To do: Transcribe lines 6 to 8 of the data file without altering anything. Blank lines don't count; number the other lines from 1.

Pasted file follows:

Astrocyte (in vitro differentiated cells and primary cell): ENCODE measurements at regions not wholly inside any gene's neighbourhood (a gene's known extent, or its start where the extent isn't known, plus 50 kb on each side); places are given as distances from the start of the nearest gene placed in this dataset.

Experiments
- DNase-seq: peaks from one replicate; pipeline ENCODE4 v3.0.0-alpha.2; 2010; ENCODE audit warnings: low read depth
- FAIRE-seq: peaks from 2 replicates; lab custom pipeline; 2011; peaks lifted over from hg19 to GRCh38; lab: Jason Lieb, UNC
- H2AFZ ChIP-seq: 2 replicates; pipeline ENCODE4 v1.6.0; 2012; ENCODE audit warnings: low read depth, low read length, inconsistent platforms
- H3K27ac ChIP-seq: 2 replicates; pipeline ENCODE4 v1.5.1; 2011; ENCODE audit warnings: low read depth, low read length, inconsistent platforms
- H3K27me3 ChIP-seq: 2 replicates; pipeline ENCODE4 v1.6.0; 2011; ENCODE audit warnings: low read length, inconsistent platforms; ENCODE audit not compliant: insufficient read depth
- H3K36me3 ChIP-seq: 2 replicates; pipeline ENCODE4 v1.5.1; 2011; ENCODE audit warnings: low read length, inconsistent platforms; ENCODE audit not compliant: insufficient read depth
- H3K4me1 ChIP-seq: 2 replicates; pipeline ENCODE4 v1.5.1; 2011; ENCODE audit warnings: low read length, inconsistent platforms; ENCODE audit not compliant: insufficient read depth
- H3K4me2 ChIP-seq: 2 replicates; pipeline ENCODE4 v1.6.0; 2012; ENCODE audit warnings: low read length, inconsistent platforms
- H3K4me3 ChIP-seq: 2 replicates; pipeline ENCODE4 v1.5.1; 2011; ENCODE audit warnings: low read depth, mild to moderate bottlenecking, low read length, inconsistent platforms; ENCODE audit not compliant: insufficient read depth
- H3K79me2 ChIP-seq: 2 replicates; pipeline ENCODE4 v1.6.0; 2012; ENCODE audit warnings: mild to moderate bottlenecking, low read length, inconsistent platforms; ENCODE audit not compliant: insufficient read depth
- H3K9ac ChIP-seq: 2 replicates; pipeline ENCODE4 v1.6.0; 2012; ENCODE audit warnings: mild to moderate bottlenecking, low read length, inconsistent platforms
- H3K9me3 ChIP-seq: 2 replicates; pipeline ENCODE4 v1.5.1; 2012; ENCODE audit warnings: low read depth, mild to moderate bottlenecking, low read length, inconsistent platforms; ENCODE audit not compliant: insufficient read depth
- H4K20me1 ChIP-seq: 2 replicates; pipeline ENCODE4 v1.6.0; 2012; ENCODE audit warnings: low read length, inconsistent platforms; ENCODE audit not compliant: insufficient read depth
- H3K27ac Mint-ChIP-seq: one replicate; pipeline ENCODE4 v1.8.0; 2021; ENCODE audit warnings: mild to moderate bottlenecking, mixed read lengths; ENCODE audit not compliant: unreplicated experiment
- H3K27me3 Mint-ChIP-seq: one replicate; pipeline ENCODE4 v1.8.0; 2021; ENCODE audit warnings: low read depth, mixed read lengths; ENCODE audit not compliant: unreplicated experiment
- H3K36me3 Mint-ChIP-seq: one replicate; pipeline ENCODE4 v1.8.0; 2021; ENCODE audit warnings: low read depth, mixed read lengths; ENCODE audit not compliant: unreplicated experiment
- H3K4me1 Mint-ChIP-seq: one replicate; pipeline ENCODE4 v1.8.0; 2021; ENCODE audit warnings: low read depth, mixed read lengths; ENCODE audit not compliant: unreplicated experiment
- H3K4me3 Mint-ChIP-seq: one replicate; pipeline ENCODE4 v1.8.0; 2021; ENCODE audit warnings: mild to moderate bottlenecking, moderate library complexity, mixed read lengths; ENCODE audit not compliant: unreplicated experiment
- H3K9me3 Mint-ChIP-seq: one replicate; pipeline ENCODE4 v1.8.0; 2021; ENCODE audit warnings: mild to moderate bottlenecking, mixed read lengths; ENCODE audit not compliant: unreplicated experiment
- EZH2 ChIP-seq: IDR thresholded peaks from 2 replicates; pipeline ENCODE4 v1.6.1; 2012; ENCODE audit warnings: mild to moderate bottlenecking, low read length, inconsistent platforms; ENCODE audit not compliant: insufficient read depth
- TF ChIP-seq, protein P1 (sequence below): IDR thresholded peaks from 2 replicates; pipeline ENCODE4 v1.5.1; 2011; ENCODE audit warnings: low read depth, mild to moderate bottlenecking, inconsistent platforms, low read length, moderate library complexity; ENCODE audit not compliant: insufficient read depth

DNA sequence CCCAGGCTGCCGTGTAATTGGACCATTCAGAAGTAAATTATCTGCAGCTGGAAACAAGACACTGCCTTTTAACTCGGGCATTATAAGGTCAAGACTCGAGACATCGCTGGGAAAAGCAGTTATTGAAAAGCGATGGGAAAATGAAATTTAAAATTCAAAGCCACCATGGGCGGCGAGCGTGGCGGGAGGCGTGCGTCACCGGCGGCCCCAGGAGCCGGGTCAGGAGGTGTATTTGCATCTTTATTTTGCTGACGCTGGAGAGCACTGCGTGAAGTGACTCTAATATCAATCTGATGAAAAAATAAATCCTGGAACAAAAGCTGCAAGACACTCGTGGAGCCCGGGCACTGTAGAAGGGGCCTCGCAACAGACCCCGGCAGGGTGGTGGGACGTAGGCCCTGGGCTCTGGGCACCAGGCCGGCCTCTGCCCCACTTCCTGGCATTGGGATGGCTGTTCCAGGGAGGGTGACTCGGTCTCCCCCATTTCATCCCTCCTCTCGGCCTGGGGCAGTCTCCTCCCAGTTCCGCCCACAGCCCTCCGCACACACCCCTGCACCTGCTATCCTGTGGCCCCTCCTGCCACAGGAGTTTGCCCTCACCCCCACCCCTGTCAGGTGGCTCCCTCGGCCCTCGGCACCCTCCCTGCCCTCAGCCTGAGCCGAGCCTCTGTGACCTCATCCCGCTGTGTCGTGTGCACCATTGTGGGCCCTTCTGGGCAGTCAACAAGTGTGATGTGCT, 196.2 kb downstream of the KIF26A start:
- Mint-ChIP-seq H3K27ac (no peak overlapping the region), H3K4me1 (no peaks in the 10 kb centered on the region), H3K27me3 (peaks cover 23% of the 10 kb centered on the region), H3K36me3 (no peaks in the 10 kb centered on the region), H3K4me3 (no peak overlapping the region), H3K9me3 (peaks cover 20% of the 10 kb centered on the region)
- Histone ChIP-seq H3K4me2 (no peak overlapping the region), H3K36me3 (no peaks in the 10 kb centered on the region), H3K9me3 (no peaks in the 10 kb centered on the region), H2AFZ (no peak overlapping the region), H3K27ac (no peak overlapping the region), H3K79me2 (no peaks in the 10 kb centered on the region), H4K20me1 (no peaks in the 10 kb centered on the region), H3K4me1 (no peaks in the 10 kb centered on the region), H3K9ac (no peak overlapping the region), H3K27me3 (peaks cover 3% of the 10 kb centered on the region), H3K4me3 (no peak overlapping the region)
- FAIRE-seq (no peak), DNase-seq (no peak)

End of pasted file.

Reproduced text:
- H3K27ac ChIP-seq: 2 replicates; pipeline ENCODE4 v1.5.1; 2011; ENCODE audit warnings: low read depth, low read length, inconsistent platforms
- H3K27me3 ChIP-seq: 2 replicates; pipeline ENCODE4 v1.6.0; 2011; ENCODE audit warnings: low read length, inconsistent platforms; ENCODE audit not compliant: insufficient read depth
- H3K36me3 ChIP-seq: 2 replicates; pipeline ENCODE4 v1.5.1; 2011; ENCODE audit warnings: low read length, inconsistent platforms; ENCODE audit not compliant: insufficient read depth